The caller no longer is dependent upon the availability of a receptionist or secretary as the auto-attendant/voice mail system operates 24 hours, every day. Statistics have shown that 50% of all business calls require a message, 30% are never completed and 65% only require the one-way transfer of information.
Systems range in price from $3,000 to $500,000 depending on the capacity required. However, like all telecommunications equipment, these systems are only as effective as the company that installs, programs and maintains them.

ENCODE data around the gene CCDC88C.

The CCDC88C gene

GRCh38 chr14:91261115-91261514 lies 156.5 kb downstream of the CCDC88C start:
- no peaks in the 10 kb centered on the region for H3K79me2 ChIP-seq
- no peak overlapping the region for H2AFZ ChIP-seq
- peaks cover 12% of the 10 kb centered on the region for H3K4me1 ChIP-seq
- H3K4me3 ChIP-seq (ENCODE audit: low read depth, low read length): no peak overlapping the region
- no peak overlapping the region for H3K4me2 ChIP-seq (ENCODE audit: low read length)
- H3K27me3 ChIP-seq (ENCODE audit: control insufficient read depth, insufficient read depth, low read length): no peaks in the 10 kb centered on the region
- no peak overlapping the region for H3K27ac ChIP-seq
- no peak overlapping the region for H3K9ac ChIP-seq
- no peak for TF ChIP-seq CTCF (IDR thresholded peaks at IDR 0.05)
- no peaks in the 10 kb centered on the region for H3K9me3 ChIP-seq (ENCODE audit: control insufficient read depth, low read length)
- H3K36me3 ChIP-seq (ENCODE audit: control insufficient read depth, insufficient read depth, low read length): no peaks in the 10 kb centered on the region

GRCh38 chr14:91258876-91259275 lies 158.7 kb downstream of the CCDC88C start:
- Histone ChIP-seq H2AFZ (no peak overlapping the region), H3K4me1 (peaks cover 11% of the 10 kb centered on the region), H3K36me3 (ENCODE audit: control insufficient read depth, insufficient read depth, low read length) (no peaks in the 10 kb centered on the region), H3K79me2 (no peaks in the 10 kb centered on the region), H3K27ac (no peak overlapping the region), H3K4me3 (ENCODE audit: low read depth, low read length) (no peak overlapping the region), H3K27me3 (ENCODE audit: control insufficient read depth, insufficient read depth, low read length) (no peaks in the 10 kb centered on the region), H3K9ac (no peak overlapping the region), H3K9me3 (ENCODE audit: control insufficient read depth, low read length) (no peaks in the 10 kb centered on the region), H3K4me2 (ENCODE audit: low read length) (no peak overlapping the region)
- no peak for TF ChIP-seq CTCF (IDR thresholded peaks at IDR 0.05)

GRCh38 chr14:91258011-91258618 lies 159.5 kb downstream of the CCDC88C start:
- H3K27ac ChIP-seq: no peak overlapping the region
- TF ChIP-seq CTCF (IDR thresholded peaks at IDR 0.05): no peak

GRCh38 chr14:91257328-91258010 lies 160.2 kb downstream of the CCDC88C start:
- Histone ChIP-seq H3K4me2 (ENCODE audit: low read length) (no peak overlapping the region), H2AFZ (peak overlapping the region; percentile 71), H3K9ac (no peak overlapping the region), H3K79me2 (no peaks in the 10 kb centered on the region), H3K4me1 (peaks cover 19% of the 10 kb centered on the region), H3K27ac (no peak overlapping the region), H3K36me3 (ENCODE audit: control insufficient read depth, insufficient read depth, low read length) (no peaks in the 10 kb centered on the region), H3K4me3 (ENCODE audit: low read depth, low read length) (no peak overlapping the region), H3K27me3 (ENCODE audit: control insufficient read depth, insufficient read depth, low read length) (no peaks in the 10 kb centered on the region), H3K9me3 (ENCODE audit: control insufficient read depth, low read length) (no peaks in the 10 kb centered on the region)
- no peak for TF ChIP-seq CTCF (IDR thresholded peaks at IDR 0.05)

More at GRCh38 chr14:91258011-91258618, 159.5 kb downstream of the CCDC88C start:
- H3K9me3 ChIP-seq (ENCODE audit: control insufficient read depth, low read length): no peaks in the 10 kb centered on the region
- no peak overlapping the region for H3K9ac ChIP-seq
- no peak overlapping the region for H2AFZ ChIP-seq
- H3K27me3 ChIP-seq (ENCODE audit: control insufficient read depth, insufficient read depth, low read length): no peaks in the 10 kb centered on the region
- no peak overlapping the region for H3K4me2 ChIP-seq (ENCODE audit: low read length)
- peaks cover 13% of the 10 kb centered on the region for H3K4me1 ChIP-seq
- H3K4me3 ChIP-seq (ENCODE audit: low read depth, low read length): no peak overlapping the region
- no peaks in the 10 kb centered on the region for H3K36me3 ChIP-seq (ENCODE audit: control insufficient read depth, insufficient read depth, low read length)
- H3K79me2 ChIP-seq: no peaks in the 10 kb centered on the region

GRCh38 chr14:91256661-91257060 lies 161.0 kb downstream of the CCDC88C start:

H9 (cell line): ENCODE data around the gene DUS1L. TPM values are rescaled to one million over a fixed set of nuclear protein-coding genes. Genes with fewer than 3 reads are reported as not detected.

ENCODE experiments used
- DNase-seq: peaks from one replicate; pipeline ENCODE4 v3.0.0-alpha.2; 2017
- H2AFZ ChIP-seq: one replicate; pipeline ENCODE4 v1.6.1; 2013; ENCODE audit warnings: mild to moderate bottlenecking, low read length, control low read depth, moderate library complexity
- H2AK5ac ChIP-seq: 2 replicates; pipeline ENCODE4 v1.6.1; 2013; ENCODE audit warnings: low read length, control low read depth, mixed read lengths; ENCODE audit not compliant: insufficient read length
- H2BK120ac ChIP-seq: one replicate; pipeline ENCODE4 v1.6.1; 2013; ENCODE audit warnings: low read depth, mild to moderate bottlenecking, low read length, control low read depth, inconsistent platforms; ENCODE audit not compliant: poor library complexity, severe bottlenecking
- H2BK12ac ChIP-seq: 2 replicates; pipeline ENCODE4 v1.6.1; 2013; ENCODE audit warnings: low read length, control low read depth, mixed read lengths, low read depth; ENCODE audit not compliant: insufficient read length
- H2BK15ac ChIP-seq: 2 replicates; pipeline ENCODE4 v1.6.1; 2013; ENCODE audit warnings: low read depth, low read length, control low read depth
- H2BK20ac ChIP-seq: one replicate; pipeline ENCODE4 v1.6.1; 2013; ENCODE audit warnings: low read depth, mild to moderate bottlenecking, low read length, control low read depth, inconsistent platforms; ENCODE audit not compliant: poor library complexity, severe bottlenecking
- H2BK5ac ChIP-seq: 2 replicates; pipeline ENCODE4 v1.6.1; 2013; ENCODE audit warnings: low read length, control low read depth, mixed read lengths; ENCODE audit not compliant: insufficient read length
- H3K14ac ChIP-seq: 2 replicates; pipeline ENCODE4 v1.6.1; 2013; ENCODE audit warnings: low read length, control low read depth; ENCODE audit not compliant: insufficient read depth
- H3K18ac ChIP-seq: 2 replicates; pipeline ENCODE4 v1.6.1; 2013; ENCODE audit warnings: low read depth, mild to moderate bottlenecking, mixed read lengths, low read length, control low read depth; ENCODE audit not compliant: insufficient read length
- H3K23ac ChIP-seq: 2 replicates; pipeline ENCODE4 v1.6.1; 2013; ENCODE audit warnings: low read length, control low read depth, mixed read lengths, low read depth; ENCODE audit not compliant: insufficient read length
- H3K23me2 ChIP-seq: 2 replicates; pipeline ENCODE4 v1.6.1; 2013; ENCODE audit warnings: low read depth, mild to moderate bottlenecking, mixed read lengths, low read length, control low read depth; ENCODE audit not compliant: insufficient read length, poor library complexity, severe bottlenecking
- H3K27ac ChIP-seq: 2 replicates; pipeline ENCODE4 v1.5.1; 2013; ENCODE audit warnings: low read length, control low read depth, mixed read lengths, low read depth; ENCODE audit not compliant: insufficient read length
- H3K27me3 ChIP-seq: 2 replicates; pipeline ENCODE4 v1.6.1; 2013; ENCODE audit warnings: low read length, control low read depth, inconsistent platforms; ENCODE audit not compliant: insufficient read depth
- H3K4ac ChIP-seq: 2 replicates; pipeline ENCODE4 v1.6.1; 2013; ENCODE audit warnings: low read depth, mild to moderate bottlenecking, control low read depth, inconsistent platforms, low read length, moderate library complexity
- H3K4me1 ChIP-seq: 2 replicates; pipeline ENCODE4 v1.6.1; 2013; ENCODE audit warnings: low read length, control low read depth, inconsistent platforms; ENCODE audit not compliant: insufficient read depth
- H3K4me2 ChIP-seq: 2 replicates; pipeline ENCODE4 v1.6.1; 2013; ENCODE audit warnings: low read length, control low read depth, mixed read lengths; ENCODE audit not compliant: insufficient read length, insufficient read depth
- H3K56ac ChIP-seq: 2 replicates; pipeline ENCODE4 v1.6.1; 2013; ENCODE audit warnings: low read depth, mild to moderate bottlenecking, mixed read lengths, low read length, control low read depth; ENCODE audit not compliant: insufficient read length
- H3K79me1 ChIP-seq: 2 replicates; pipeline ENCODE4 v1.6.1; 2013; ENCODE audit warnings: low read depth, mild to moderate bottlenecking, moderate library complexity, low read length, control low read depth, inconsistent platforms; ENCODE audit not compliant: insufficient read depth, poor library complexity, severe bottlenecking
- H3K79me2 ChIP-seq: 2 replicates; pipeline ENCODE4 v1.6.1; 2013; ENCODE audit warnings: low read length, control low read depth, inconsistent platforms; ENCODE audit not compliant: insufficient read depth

When purchasing a FAX machine, as most businesses are doing, there are several points to consider. Be careful not to buy a Group I or II machine as these are passe technologically. A Group III machine is the type you should be looking at -- they are digital and very automated. Features include document feeders, voice requests and activity reports and transmission of one page takes between 20 and 60 seconds. If you have a PC there are expansion boards available to allow your computer to operate as a FAX. These cards permit computers to exchange FAX files with other PCs as well as with stand-alone faxes.